Action St. Louis Executive Director Kayla Reed speaking in January during the Close the Workhouse campaign.
Action St. Louis’s #WokeVoterSTL campaign has reached out to 23,000 St. Louis residents to help register and educate them on ballot issues for the upcoming general election. The goal is to expand that number to 50,000 by election day on November 3.
The grassroots racial justice organization's executive director Kayla Reed says registration and mobilization are the two keys to the campaign’s mission in a collective effort to fight for the interests of the community.
Started by Ferguson activists, Action St. Louis has become a political force in recent years. Its work on the Close The Workhouse campaign led to St. Louis aldermen passing a plan earlier this year to close the Medium Security Institution
in St. Louis, and it's been active in major local races.
Its #WokeVoterSTL campaign launched in 2016 as a year-round effort to get more more people engaged in the political process, work that has included hosting candidate debates and voter drives. The campaign focuses on majority Black areas in St. Louis, aiming to provide education to “build community power and strengthen black political participation in local, state and federal elections.”
The nonpartisan voting effort aims to educate voters about ballot races beyond president and vice president, Reed says.
Reed highlights the importance of the governor and secretary of state races for this year’s election, two races in which the Republican incumbents face strong challengers. Missouri Governor Mike Parson is challenged by State Auditor Nicole Galloway,
the Democratic nominee. Secretary of State Jay Ashcroft faces St. Louisan Yinka Faleti, a West Point graduate who served as executive director of Forward Through Ferguson.
Reaching out to speak with residents means knocking on people’s doors and making phone calls. The canvassers hit 8,000 homes and the callers made 15,000 dials as of the first week of this month. Reed says her team centralizes most of its efforts in neighborhoods in north city, north county, Jennings and some areas of south St. Louis.
Washington University’s Center for Social Development Director of Voter Access and Engagement Gena Gunn McClendon says it is harder to vote in many Black and poor communities in St. Louis than non-Black and affluent areas. McClendon authored a September 2019 report titled “Will I be Able to Cast My Ballot?”, which studied poll locations in the November 2018 election based on race and poverty level.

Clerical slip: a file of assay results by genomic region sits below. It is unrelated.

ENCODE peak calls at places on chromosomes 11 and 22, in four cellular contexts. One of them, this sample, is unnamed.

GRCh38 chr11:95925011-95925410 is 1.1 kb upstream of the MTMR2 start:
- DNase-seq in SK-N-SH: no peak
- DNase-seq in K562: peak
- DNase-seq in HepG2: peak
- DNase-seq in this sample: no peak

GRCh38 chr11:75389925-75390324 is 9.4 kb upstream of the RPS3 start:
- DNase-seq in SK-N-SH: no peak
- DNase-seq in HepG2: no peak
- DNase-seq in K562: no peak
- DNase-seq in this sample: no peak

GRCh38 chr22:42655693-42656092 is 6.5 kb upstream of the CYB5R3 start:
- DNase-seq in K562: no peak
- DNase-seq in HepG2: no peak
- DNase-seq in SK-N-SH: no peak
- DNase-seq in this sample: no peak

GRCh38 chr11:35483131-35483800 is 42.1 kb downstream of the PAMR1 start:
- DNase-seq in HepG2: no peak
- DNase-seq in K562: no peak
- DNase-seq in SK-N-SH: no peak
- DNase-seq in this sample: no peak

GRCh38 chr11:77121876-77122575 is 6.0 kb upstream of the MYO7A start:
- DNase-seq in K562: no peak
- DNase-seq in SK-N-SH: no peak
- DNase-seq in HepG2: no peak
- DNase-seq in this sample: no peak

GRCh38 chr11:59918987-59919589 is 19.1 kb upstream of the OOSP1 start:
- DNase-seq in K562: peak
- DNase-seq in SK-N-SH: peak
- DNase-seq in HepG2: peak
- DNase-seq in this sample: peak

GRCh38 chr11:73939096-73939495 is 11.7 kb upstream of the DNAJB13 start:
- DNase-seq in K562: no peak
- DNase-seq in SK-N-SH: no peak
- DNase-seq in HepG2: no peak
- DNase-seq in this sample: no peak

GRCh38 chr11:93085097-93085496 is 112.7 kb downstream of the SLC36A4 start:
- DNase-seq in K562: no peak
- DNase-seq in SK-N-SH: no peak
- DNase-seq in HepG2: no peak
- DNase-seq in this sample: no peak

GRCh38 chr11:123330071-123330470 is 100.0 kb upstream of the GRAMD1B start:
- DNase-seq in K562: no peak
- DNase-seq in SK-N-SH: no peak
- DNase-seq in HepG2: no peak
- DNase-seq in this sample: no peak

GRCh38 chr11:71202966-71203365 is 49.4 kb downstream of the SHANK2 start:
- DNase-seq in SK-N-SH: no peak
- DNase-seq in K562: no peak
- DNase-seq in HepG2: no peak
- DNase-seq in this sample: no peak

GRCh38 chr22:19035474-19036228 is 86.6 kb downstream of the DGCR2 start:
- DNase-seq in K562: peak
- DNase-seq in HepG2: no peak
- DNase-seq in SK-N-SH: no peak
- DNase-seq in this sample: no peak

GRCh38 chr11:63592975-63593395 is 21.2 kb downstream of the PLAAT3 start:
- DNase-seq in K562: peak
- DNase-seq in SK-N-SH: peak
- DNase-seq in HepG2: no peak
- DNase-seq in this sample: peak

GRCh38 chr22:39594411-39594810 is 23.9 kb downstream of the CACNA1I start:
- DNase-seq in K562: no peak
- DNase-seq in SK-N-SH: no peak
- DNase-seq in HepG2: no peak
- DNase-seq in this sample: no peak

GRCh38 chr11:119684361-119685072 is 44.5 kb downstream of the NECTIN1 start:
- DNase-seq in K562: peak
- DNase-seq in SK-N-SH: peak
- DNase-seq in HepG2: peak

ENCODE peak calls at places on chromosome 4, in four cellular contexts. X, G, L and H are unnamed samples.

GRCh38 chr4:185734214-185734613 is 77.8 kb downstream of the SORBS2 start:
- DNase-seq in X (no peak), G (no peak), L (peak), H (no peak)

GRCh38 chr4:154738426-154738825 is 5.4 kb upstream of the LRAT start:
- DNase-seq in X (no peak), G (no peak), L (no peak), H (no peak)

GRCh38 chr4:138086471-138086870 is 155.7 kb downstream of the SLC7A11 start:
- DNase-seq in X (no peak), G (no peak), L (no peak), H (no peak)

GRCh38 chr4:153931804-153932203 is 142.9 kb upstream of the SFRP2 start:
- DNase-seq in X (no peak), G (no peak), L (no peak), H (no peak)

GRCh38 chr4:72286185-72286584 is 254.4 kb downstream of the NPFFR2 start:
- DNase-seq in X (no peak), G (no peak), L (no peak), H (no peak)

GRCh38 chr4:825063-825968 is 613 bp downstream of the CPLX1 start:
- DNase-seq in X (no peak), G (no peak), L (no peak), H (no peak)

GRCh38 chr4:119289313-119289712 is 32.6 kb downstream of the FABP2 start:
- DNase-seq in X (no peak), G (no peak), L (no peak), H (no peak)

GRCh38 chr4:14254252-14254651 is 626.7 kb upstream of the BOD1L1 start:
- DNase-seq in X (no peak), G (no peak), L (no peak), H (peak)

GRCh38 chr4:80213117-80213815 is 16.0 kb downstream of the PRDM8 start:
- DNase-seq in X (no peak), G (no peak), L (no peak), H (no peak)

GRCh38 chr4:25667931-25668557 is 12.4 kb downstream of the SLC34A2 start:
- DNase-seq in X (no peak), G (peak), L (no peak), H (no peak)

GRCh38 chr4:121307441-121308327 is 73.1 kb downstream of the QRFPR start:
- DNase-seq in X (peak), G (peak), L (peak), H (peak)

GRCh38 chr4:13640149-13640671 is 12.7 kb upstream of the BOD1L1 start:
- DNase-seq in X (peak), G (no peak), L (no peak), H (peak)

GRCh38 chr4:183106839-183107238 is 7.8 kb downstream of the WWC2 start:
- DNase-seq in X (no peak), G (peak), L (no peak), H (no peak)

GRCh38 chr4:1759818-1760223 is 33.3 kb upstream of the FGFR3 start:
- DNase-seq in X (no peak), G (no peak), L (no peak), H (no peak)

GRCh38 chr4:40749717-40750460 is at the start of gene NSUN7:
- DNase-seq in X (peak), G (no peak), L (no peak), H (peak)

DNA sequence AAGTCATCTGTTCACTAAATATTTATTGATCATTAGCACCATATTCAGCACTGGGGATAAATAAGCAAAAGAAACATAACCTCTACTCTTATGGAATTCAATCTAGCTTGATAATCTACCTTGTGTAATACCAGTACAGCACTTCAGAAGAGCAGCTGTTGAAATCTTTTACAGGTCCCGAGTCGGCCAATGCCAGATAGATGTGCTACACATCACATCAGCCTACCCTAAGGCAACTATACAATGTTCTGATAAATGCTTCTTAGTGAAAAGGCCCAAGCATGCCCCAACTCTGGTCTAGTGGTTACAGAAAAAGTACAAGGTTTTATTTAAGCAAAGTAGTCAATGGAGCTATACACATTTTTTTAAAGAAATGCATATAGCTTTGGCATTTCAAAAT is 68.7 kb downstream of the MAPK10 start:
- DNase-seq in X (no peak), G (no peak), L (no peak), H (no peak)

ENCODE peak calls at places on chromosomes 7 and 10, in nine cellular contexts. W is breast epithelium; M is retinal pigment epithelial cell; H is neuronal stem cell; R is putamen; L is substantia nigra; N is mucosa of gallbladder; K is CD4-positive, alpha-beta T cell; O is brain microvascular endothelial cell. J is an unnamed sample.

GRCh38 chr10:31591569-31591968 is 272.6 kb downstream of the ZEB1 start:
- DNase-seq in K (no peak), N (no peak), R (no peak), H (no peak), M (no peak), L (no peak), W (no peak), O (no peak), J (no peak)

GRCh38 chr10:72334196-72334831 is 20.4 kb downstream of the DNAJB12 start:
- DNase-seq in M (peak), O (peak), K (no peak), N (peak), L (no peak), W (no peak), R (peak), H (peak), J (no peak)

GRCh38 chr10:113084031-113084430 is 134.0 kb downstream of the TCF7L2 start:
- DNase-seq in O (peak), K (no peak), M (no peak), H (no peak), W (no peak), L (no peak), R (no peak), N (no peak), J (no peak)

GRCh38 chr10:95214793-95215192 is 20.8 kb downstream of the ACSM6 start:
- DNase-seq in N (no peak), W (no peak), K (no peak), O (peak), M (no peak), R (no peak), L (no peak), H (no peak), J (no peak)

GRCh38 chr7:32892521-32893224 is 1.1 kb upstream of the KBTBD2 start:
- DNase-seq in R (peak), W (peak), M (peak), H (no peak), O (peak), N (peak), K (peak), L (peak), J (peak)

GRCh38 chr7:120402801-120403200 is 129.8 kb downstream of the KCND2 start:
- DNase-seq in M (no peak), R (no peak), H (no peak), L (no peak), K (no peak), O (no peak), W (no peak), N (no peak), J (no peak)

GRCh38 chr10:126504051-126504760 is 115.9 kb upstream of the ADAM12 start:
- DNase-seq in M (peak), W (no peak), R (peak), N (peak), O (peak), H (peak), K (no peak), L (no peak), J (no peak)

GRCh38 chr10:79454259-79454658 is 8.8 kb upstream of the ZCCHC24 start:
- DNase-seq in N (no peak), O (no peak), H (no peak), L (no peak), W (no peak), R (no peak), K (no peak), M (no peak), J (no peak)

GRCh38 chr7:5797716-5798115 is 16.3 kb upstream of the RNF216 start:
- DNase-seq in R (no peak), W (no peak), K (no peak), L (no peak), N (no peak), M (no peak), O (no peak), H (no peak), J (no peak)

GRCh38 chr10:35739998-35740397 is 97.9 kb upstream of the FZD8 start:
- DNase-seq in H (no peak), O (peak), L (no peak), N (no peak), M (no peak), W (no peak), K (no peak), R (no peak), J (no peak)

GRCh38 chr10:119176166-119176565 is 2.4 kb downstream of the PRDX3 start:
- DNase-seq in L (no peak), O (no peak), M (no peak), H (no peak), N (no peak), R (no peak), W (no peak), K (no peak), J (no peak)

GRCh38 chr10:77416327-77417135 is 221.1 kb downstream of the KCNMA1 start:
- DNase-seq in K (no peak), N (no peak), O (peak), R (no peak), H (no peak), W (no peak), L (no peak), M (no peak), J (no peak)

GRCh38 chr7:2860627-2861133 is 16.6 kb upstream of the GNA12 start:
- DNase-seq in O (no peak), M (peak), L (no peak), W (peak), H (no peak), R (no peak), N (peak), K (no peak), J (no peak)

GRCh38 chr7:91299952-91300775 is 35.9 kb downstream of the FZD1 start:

Results showed that an area’s racial makeup was associated with voting process issues. Longer lines, higher frequency of machine breakdowns and less accessibility for people with disabilities are a few forms of voter suppression the study outlines.
“I can’t say there’s a particular reason that it happens, but it happens,” McClendon says.
Race alone does not explain voter suppression. Low income also plays a role in which polling places function well and which ones don’t. In 2018, nearly 27 percent of the city’s Black population lived in poverty according to the U.S. Census Bureau. The white poverty rate in St. Louis stood at about 7 percent for the same year.
McClendon says it is too early to tell if voting conditions have gotten better in St. Louis because a major election has not taken place since the 2018 study. One thing McClendon says the city improved upon is its openness to receiving assistance from community organizations that want to help people vote.
McClendon says she hopes that organizations like Action St. Louis can help create a culture of voting. The people voted into office, she says, have a direct impact on community issues like safe streets and minimum wage.
McClendon points to the youth of the Action St. Louis team as an advantage in the fight for voter access.
“The work that I do may not connect with a 25-year-old,” McClendon says. “But what Action St. Louis is doing is more likely to connect with a younger person.”
Reed says Action St. Louis will continue the #WokeVoterSTL campaign through election day on November 3. McClendon says she hopes the conversation can continue after the election so local organizations can continue to work together.
Reed says a perfect scenario for this year’s election would be better voter turnout, residents using mail-in and absentee voting and preventing COVID-19 as best as possible.
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